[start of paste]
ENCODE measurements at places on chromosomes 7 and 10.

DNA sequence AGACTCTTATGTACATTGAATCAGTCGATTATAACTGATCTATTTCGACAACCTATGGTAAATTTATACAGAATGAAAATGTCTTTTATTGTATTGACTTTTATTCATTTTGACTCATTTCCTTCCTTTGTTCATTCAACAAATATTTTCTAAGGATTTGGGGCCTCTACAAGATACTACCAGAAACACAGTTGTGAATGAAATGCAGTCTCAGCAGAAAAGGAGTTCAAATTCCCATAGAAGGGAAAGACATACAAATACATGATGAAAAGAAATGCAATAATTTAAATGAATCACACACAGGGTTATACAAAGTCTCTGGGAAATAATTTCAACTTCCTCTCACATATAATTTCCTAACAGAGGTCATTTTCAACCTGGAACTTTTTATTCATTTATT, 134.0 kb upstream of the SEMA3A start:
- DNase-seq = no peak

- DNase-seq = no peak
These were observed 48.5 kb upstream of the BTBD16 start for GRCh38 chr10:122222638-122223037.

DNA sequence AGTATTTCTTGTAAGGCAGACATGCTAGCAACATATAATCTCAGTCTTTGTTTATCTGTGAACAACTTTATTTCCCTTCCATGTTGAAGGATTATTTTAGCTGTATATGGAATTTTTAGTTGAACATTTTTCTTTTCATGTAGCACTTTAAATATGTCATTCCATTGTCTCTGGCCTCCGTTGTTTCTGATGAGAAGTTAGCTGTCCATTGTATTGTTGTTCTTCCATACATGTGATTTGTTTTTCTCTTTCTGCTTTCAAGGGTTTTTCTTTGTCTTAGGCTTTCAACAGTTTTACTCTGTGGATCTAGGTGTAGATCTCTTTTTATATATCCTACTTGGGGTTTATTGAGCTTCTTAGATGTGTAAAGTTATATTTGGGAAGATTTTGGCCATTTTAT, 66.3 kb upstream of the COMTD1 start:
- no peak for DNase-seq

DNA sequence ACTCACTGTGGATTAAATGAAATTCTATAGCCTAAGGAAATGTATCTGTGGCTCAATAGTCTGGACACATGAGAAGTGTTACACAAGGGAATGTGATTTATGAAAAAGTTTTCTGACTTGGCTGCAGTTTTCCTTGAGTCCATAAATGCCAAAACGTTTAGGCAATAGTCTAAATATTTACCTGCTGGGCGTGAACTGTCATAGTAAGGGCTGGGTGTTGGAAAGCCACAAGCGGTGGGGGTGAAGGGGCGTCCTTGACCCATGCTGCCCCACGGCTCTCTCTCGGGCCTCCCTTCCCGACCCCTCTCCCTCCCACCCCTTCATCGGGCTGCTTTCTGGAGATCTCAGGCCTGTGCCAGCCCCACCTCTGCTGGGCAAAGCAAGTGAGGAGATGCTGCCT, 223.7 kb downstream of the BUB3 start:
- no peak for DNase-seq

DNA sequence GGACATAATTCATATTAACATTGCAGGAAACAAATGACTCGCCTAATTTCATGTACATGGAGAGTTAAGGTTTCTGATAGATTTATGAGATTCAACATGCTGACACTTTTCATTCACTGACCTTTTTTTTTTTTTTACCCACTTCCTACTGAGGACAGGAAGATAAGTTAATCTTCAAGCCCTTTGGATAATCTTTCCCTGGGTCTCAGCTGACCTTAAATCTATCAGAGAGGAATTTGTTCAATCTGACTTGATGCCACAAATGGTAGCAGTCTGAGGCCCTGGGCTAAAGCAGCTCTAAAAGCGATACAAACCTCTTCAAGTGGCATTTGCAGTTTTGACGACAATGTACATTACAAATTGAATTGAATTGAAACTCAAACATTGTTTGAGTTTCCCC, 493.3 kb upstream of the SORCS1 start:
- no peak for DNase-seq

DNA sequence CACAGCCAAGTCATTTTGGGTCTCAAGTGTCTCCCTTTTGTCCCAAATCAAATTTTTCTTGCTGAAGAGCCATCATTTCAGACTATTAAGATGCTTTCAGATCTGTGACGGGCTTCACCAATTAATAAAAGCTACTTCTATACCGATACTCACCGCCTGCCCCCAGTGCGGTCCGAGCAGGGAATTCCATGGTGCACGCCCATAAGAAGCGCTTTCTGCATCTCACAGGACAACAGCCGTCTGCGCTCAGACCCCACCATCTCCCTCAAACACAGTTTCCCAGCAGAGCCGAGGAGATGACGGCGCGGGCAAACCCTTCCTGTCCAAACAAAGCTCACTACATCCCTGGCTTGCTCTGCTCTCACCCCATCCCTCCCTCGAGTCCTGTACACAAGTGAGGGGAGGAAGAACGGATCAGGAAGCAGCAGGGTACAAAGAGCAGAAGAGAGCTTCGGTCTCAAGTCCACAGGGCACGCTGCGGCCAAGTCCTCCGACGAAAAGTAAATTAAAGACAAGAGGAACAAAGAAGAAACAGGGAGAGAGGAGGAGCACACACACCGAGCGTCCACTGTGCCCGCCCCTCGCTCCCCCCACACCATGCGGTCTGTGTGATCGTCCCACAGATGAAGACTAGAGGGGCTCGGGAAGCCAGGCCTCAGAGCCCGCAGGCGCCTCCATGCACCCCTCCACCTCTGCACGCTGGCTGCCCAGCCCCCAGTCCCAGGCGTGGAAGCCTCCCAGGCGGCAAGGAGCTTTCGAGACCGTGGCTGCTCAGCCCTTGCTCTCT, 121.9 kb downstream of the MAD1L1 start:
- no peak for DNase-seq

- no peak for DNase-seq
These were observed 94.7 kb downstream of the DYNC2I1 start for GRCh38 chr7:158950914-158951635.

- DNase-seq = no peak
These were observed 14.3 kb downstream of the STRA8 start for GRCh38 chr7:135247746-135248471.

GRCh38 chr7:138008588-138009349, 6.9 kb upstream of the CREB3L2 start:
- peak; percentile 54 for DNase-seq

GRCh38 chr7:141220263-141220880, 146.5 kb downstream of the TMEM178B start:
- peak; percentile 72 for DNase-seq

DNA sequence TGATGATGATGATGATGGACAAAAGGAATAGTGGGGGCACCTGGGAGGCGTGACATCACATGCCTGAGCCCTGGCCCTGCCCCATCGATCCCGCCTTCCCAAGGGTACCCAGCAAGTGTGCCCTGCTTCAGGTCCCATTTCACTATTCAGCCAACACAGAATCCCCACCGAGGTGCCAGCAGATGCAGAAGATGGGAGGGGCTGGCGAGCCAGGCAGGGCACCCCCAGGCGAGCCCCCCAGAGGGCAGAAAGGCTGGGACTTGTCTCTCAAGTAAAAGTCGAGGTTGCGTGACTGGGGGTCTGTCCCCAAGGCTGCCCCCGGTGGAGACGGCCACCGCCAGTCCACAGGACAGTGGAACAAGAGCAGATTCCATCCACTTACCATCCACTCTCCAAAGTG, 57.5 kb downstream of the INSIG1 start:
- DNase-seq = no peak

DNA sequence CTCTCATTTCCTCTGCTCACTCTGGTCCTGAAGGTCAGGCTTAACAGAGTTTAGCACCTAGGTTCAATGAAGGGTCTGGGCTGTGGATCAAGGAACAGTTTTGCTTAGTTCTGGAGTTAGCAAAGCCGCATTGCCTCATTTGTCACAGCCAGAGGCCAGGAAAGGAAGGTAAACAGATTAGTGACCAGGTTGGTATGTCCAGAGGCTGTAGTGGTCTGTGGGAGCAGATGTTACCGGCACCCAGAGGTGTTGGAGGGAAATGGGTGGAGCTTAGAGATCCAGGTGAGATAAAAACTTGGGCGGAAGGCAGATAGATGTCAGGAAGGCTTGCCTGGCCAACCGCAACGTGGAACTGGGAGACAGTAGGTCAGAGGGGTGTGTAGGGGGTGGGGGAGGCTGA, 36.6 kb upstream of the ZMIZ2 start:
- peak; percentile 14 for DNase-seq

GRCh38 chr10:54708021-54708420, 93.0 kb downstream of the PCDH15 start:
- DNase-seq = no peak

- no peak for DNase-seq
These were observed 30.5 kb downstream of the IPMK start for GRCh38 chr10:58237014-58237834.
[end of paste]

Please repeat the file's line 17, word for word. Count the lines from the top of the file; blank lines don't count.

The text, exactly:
These were observed 14.3 kb downstream of the STRA8 start for GRCh38 chr7:135247746-135248471.